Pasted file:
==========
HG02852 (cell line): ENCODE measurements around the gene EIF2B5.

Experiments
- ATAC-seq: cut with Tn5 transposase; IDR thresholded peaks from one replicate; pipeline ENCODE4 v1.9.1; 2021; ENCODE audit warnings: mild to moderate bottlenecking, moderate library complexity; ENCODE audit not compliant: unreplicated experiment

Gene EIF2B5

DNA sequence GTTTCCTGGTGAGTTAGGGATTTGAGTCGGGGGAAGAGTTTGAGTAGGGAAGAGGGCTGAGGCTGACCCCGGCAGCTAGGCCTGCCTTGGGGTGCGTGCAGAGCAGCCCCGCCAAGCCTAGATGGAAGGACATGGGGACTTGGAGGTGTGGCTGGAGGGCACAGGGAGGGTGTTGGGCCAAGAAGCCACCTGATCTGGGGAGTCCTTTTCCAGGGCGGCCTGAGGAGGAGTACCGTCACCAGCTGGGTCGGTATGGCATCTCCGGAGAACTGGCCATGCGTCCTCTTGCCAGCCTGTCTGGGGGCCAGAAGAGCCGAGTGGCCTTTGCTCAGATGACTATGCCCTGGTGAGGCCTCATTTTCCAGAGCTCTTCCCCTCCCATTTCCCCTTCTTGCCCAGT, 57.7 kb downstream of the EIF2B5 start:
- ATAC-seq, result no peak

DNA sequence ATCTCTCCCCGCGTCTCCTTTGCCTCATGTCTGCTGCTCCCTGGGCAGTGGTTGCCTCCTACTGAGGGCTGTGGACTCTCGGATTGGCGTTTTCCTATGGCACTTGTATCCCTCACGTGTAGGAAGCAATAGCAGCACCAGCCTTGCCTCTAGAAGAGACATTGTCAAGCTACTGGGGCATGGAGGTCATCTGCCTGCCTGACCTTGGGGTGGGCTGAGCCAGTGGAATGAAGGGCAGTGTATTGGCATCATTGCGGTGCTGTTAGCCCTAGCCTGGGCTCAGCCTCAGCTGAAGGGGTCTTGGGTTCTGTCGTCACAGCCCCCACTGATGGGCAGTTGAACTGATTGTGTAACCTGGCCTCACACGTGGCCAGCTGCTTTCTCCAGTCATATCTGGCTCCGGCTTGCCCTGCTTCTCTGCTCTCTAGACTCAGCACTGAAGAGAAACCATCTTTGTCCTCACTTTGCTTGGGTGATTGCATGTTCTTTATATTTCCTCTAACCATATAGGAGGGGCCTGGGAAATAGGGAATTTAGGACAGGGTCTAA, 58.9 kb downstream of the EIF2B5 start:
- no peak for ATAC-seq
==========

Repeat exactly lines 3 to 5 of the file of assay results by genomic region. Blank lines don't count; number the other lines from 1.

- ATAC-seq: cut with Tn5 transposase; IDR thresholded peaks from one replicate; pipeline ENCODE4 v1.9.1; 2021; ENCODE audit warnings: mild to moderate bottlenecking, moderate library complexity; ENCODE audit not compliant: unreplicated experiment

Gene EIF2B5

DNA sequence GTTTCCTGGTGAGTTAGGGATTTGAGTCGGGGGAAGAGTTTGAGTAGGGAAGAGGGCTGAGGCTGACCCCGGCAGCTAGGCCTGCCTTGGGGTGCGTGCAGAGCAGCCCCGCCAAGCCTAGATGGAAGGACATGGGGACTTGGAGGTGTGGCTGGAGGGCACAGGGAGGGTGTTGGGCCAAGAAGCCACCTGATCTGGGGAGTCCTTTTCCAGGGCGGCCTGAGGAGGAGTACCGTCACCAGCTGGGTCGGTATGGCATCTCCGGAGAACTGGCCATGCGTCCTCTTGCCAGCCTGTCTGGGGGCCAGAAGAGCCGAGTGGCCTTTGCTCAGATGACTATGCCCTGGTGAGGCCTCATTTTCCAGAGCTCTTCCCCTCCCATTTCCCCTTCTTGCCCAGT, 57.7 kb downstream of the EIF2B5 start: